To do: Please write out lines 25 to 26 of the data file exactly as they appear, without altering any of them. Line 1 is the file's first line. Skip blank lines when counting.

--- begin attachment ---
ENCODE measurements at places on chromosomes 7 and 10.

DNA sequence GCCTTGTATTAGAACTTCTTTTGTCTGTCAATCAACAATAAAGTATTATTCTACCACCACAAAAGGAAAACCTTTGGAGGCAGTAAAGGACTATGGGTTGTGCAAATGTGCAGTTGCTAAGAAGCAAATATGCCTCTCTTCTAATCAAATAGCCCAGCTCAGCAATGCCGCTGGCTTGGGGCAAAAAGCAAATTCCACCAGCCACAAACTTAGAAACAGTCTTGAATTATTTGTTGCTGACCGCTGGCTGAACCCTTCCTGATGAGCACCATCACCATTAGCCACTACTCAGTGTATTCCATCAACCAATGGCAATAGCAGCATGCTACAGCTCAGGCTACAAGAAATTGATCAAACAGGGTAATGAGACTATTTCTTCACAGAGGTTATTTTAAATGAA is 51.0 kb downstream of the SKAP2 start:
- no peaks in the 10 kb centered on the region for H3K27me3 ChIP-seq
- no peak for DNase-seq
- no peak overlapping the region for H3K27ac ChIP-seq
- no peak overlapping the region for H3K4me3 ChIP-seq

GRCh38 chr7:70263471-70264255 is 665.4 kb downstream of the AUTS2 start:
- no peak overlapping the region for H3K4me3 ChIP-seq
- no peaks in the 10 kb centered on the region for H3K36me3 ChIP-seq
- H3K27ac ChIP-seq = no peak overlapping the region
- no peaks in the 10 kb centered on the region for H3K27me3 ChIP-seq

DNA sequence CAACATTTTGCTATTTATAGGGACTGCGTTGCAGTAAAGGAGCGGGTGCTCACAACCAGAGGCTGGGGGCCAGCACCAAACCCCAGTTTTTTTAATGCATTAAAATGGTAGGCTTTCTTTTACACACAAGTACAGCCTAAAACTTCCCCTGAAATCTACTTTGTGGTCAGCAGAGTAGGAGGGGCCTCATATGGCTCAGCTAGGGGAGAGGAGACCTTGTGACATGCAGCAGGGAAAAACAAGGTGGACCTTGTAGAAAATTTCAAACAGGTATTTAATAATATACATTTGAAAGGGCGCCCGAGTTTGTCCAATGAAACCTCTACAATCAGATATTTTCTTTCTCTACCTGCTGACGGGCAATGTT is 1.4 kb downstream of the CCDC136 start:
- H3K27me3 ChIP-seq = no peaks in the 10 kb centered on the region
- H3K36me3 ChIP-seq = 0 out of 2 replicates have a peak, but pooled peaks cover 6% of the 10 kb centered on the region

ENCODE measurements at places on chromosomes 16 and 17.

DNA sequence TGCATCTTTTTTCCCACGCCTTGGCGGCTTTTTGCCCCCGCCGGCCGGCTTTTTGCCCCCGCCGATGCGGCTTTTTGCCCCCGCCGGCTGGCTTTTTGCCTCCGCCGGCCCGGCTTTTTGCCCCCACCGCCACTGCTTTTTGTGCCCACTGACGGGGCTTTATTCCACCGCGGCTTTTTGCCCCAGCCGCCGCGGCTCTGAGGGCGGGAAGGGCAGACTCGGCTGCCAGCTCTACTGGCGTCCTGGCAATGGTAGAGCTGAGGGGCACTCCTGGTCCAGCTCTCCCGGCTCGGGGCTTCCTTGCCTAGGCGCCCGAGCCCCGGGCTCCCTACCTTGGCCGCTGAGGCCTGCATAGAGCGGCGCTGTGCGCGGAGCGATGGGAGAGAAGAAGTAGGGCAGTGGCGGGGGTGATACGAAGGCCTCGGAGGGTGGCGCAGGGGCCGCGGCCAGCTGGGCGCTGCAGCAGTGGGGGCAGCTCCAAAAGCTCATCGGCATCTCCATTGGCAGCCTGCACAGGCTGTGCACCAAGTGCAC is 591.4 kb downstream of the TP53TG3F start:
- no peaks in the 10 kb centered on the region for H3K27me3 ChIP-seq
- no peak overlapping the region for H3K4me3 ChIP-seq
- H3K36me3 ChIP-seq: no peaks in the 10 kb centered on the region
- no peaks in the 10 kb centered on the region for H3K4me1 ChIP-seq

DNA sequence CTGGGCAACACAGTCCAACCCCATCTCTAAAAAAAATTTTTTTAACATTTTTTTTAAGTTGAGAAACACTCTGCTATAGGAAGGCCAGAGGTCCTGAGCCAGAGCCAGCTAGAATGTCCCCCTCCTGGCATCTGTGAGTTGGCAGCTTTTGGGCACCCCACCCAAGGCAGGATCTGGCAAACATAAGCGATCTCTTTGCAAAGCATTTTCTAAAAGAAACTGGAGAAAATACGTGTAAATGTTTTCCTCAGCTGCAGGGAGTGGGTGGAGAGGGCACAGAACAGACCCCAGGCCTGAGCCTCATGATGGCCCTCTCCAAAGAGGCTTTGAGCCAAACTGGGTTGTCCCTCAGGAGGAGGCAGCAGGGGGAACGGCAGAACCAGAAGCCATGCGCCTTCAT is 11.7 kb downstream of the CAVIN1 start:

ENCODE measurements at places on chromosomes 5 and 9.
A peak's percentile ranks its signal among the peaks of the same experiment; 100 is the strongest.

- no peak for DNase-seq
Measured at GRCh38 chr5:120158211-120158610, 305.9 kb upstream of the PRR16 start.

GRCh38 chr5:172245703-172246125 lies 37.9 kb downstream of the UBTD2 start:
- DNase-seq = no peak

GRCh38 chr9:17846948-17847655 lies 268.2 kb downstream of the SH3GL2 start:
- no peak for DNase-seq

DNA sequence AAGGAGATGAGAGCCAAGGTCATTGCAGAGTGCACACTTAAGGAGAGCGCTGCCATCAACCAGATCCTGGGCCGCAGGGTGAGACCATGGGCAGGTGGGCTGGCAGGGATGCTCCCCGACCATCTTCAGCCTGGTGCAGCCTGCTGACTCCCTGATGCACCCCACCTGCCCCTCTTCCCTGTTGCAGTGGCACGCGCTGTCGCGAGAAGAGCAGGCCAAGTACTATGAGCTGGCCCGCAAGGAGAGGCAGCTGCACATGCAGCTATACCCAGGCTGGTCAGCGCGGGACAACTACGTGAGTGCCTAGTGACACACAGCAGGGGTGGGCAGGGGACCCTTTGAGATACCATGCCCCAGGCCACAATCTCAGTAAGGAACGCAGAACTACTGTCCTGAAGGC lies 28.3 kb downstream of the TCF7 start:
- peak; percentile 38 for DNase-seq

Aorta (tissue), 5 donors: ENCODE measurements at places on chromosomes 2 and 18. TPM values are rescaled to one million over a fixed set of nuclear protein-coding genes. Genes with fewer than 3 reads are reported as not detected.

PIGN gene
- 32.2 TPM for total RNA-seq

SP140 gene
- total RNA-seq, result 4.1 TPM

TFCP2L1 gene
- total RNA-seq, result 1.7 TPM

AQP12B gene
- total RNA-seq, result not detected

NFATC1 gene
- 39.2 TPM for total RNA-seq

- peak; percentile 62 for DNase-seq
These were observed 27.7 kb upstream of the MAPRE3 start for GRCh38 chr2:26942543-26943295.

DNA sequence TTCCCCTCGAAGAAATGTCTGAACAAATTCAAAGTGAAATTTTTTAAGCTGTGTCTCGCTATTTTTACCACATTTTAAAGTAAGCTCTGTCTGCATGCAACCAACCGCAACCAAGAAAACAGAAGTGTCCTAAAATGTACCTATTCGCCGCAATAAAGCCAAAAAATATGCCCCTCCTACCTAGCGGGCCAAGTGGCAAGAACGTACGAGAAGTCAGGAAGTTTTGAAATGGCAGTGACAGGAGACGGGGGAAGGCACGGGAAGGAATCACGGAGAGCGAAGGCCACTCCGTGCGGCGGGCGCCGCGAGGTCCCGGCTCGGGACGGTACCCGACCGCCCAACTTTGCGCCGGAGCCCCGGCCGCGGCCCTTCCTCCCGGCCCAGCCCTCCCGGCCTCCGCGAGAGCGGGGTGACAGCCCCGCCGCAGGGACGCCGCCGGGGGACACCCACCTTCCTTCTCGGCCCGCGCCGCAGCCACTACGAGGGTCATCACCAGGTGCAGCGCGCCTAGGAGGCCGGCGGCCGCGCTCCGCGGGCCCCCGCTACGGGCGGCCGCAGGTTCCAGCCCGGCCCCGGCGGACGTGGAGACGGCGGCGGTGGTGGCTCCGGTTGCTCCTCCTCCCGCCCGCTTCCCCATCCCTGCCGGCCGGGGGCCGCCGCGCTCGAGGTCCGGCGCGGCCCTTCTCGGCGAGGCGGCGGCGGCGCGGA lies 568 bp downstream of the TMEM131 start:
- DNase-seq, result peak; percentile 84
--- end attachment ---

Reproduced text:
Measured at GRCh38 chr5:120158211-120158610, 305.9 kb upstream of the PRR16 start.

GRCh38 chr5:172245703-172246125 lies 37.9 kb downstream of the UBTD2 start: